Baker had a hand in writing the curriculum that updates the old Eurocentric content of the arts, academics and athletics in North Vancouver schools.

“I was born and raised in North Vancouver but I was never taught myself about the Squamish and Tsleil-Waututh First Nations – that this land is theirs and how they lived off the land for thousands of years,” he said. “Part of what we want to do now is for all of our students to learn the local place history – from pre-contact to colonization to how colonization impacted the local First Nations, to where we are now with reconciliation and how we can move forward as a society. To make it better for all of our students.”

The district has an Aboriginal education team, composed of Aboriginal and non-Aboriginal members who vet the material to ensure it’s age appropriate.

“We’re not going to talk about the multitude of abuses of residential school survivors to Grade 2s or 3s or 4s,” Baker said.

Instead, when learning about residential schools, they may be asked to make a list of five things in their home that they love and then imagine having it all taken away. In Grade 10, students learn more about the sexual, physical and emotional abuse endemic in the residential school system. In English courses, instead of reading The Outsiders or To Kill a Mockingbird, students are learning from The Absolutely True Diary of a Part-Time Indian by Sherman Alexie or Monkey Beach by Edin Robinson.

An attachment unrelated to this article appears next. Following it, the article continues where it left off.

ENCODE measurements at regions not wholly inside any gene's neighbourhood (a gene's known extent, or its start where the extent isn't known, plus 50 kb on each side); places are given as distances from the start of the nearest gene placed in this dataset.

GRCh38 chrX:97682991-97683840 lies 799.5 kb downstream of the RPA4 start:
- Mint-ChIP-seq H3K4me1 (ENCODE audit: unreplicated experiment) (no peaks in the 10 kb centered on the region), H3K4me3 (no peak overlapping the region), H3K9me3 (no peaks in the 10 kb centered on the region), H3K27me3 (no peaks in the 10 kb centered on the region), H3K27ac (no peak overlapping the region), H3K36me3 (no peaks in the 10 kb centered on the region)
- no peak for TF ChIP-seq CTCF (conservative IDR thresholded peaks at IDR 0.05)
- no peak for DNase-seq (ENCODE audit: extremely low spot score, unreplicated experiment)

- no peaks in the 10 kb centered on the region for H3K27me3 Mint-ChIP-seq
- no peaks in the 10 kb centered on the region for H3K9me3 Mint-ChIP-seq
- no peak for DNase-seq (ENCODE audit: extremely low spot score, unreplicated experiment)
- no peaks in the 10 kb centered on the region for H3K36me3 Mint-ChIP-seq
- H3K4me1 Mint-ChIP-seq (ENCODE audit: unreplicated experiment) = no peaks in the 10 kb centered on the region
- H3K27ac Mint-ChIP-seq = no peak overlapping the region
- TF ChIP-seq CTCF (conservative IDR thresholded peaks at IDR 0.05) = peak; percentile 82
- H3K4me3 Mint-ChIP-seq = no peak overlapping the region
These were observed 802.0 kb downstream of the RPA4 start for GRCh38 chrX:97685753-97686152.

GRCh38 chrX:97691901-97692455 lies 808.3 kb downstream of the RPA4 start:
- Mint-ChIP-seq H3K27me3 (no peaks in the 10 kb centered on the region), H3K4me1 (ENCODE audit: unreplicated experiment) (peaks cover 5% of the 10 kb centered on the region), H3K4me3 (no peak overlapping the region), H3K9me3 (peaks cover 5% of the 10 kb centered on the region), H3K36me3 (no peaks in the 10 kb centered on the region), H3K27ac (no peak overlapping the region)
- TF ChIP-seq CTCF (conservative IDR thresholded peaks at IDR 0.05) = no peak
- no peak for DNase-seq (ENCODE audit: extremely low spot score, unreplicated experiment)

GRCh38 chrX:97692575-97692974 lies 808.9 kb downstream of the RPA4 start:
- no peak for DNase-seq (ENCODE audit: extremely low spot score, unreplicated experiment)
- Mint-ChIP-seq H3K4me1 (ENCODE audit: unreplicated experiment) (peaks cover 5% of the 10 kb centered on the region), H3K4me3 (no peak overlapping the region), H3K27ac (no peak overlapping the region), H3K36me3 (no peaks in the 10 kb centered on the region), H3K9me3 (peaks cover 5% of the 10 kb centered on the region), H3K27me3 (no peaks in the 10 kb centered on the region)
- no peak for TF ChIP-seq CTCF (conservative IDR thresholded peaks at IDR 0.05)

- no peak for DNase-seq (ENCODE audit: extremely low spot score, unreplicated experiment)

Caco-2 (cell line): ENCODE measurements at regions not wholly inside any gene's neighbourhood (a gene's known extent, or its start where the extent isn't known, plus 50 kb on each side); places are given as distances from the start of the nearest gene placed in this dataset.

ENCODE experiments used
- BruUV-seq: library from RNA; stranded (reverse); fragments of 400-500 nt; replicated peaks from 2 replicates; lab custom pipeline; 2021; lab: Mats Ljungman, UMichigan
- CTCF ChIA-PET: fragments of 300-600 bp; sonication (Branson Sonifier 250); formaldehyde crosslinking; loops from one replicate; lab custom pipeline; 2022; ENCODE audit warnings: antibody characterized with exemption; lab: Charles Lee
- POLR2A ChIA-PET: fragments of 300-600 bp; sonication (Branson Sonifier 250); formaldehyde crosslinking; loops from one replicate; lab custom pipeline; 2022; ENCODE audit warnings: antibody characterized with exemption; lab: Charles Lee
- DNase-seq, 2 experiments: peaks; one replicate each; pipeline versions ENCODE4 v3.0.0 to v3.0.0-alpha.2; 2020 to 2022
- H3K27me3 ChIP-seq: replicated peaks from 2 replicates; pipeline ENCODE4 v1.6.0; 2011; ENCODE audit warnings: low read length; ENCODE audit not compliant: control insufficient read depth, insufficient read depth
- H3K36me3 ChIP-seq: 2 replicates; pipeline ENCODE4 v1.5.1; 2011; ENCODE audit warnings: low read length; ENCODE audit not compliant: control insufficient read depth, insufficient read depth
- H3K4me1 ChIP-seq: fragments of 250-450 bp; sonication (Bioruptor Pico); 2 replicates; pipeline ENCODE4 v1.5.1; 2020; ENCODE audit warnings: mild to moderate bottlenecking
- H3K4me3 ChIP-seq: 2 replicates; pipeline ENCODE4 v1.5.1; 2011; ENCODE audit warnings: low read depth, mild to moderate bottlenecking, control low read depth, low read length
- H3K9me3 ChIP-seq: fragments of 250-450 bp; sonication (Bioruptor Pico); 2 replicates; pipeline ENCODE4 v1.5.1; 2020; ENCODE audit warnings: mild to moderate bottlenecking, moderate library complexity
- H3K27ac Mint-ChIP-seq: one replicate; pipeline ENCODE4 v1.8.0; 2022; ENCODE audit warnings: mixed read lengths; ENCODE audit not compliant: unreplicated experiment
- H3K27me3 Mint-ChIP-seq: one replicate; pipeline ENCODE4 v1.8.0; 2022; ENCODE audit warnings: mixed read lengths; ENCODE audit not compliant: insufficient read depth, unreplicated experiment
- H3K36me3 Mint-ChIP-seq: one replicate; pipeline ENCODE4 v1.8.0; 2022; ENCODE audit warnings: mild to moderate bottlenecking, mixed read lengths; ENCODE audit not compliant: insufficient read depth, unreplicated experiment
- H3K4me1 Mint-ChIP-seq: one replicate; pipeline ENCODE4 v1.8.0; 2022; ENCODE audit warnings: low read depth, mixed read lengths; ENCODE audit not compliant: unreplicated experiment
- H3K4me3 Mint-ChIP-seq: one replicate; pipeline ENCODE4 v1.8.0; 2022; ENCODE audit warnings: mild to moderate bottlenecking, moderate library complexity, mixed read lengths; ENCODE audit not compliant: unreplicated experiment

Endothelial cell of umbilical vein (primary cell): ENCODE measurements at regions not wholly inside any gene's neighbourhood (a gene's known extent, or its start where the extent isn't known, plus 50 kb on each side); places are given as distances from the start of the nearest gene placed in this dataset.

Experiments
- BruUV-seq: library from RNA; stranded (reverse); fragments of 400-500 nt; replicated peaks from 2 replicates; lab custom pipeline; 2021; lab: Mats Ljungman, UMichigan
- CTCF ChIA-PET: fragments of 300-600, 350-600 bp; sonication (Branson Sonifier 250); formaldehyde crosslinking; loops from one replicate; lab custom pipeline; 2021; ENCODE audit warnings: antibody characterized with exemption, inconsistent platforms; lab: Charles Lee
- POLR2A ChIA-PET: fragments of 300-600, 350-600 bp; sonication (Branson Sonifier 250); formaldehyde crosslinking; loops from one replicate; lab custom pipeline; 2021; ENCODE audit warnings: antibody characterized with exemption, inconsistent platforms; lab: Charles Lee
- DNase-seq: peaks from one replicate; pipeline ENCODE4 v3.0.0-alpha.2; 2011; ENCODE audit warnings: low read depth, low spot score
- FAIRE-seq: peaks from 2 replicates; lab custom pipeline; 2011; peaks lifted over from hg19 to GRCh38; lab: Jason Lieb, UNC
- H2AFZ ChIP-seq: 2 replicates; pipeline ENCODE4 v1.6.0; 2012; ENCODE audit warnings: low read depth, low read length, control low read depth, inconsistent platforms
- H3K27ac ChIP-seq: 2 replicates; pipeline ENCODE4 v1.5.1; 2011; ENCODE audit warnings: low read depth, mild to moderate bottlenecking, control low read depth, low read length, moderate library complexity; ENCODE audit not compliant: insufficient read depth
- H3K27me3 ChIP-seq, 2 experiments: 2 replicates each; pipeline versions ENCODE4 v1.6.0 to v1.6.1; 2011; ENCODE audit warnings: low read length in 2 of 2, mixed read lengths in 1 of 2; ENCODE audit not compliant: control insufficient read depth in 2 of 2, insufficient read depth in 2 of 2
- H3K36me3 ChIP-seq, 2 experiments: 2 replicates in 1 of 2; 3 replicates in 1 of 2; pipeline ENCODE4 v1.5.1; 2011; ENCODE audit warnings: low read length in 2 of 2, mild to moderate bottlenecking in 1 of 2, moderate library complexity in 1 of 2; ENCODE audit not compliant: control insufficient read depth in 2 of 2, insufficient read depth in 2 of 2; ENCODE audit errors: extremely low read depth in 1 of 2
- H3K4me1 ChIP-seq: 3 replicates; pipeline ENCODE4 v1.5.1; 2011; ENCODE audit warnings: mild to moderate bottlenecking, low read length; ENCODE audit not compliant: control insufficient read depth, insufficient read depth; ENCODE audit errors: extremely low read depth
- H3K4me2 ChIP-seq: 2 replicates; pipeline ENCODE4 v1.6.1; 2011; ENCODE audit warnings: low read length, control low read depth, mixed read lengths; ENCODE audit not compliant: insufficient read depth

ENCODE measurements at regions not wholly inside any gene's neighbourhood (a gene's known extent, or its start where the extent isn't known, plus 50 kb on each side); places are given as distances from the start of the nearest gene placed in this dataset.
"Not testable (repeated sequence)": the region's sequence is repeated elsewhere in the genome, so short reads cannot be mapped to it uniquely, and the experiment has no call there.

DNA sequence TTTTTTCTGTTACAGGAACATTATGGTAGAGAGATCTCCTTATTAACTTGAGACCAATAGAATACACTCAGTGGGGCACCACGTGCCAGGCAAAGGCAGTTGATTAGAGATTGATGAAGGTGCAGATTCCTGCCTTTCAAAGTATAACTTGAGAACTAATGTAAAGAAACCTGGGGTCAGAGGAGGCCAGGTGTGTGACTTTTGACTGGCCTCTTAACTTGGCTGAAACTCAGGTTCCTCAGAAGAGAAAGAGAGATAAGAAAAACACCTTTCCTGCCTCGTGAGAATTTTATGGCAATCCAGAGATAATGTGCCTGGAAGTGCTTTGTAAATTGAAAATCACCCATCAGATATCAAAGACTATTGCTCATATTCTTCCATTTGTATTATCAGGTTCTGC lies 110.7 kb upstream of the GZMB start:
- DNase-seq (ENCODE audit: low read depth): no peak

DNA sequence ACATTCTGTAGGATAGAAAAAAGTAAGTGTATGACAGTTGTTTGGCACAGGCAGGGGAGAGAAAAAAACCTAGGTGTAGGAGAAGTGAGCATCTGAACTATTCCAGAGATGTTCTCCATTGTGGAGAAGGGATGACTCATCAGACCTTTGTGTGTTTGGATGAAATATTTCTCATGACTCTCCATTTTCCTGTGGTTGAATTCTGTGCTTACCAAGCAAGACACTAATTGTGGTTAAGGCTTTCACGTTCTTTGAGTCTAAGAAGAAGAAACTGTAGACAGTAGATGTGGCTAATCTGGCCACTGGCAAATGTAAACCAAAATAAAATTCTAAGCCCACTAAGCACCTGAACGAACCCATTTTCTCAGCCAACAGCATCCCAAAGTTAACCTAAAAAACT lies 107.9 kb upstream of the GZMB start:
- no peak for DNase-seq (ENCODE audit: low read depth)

“What we want all students to get from these changes is for them to walk out of our schools having a strong understanding, and also increase their knowledge base of the Indigenous people of the area and how they contribute to our society and always have,” Baker said. “Our students of this era, I think, are getting a broader concept of how society really is. Thirty years ago, in general terms, Indigenous people were looked upon as non-contributors to creating a better Canada. That’s a change in philosophy where we see Indigenous people as positive contributors to society.”

Not everyone is sold on the idea, Baker admits, but he asks his teachers, staff and students to “go forward with courage.”

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A 350-year-old red cedar rests outside the North Vancouver school district office, waiting to be carved into a six-metre welcome pole. photo Mike Wakefield, North Shore News